Major General Richard Montgomery: The Making of an American Hero
Michael P. Gabriel

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This biography covers familiar ground as a military study, although Michael P. Gabriel unearthed new sources that fill out Richard Montgomery’s early life. As a younger son of Irish gentry, he absorbed the social, intellectual, and political values of his time, and he absorbed military culture while a commissioned officer in the British army; those combined into a lifelong devotion to duty and service. He fought in the Americas at the sieges of Louisbourg (1758) and Havana (1762). He met Janet Livingston, his future wife, while recuperating in New York, then he returned to the British Isles where he acquired Rockingham Whig views that made him question the sincerity of British rule in both Ireland and America. Gabriel implies he became a halfway dissenter. Then, frustrated from lack of promotion, Montgomery sold his captaincy in 1772 and migrated to New York. There, he bought into the Hudson River valley gentry and married.

An inbred noblesse oblige transformed him into a gentleman farmer predisposed toward patriot views as revolutionary currents roiled New York but ambivalent because of leveling tendencies in the Sons of Liberty. Ultimately, Gabriel argues, the rage militaire of 1775 pricked his belief in duty, honor, and service (perhaps with a dash of fatalism), and he accepted a brigadier general’s epaulettes. Richer sources once he went to war allows Gabriel, in company with Hal Shelton a decade ago, to deal with Montgomery the reluctant warrior in detail. He shaped American military success north of Lake Champlain when he seized the initiative from an inert Philip Schuyler and took St. Johns by siege, kept his democratic army together, negotiated with Canadians and English in what had become a civil war, then marched into Montreal as Guy Carleton evacuated to Quebec. Gabriel lauds Montgomery’s abilities, as most scholars do, keeps his readers close to each scene, re-creates action and place in the swamps and snows. Deepening winter, Benedict Arnold’s arrival outside Quebec, and a personal sense of urgency drew Montgomery down to the St. Lawrence to invest the last British stronghold in Canada. Of course time ran out, but Gabriel defends Montgomery’s decision to attack as a calculated risk, albeit overly optimistic. He failed and died, dooming both himself and the Continental Congress’s cause in Canada.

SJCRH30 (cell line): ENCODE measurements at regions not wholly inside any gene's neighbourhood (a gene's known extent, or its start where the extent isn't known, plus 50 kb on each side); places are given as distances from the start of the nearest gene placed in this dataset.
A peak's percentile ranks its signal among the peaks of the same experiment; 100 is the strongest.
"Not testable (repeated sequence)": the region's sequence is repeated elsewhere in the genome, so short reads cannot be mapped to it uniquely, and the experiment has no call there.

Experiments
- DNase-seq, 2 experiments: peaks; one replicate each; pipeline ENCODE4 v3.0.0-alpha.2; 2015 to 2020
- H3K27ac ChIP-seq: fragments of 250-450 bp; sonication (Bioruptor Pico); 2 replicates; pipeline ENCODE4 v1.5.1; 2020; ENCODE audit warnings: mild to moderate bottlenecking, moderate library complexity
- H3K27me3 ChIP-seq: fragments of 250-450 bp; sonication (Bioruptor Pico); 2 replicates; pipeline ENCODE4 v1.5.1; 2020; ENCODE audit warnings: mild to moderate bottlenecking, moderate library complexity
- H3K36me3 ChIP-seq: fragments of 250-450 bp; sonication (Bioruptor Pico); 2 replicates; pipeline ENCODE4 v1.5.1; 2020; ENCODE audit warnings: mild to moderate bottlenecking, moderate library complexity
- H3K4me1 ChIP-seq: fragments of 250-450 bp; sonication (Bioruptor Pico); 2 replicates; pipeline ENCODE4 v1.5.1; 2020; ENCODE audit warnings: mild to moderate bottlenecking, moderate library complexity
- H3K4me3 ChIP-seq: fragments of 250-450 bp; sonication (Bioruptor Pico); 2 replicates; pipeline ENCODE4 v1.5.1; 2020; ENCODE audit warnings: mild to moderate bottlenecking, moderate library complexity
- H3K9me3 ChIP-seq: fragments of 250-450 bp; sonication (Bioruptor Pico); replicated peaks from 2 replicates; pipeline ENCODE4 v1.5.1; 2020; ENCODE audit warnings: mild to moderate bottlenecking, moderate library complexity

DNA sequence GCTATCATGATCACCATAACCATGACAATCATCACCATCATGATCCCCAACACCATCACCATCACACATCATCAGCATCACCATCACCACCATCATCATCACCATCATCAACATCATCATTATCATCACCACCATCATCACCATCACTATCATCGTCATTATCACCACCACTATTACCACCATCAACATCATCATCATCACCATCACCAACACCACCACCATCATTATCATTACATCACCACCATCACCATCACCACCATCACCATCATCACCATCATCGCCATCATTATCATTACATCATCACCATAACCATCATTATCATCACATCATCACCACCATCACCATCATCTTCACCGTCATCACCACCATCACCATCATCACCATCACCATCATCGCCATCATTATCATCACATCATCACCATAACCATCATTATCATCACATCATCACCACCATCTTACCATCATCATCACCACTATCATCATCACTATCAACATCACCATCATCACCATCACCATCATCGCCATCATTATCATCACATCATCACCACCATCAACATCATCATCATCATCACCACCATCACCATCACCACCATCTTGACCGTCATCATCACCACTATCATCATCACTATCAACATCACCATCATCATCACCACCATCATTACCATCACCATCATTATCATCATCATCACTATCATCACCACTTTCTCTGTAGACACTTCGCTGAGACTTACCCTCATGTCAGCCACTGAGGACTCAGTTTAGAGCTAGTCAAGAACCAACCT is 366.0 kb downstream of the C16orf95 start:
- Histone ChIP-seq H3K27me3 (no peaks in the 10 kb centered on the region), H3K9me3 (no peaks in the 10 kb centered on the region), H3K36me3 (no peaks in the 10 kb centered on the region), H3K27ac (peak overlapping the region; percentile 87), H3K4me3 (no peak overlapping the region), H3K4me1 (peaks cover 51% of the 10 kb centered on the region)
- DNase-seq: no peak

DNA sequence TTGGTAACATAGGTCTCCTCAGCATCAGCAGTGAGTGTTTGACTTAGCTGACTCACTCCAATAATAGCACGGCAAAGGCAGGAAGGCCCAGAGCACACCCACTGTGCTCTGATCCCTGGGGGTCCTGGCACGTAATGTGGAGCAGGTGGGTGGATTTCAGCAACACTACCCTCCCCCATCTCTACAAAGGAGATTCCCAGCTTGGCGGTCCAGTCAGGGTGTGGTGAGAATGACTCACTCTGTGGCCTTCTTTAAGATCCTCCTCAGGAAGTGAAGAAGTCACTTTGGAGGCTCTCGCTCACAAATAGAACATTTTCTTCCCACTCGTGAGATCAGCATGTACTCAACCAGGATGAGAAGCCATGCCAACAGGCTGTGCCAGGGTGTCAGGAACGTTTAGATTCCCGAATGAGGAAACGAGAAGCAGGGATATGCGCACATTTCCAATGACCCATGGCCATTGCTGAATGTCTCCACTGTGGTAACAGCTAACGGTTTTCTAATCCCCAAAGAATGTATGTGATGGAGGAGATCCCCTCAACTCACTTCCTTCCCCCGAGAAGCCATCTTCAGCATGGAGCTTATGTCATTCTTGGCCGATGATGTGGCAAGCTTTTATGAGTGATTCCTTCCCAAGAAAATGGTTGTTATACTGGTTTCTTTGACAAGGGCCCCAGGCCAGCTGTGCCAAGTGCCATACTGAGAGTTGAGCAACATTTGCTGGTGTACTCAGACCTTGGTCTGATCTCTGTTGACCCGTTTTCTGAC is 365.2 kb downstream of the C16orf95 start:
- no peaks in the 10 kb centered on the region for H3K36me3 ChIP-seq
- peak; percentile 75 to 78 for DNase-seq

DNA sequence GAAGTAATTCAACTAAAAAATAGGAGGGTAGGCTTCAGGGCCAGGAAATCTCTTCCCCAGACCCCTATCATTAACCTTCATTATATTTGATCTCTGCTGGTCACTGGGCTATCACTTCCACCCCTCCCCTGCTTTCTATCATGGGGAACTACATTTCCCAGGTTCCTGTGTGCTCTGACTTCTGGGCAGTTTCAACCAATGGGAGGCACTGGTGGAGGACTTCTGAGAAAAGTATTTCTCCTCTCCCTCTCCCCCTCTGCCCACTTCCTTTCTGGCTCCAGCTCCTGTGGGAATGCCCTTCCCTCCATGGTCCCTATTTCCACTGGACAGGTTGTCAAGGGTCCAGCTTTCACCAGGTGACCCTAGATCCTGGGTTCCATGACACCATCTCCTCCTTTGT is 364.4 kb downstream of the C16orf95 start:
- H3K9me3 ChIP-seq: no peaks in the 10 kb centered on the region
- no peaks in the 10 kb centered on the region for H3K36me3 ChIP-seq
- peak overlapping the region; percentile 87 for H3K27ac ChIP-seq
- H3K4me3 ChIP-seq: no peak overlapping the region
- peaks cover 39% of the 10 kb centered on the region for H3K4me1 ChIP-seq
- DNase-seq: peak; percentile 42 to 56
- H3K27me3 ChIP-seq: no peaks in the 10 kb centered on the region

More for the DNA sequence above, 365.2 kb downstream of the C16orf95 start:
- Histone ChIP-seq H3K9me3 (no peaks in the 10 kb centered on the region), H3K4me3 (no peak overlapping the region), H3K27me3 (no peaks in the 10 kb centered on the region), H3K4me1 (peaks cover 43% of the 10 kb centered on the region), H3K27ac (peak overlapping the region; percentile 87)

Montgomery achieved instant martyrdom for his reputation and noble character, modesty, and sacrifice in service. He was a rebel, not a revolutionary, but became a revolutionary as contemporaries apotheosized him in the sermons, poems, speeches, and plays that Charles Royster consulted to the same end in A Revolutionary People at War (1979). And Royster, like Gabriel, explored Janet Livingston’s career as a widow. This latest study of Montgomery expands our sense of his life, character, and thought and explains how early Americans thought about and identified their heroes. Along with Hal Shelton’s General Richard Montgomery and the American Revolution, this is the most complete study of its subject to date and should sit in college and university as well as larger public libraries.

—Reginald C. Stuart, The Journal of American History, September 2003

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Photograph courtesy of Louise Dell-Bene Stahl © 2001

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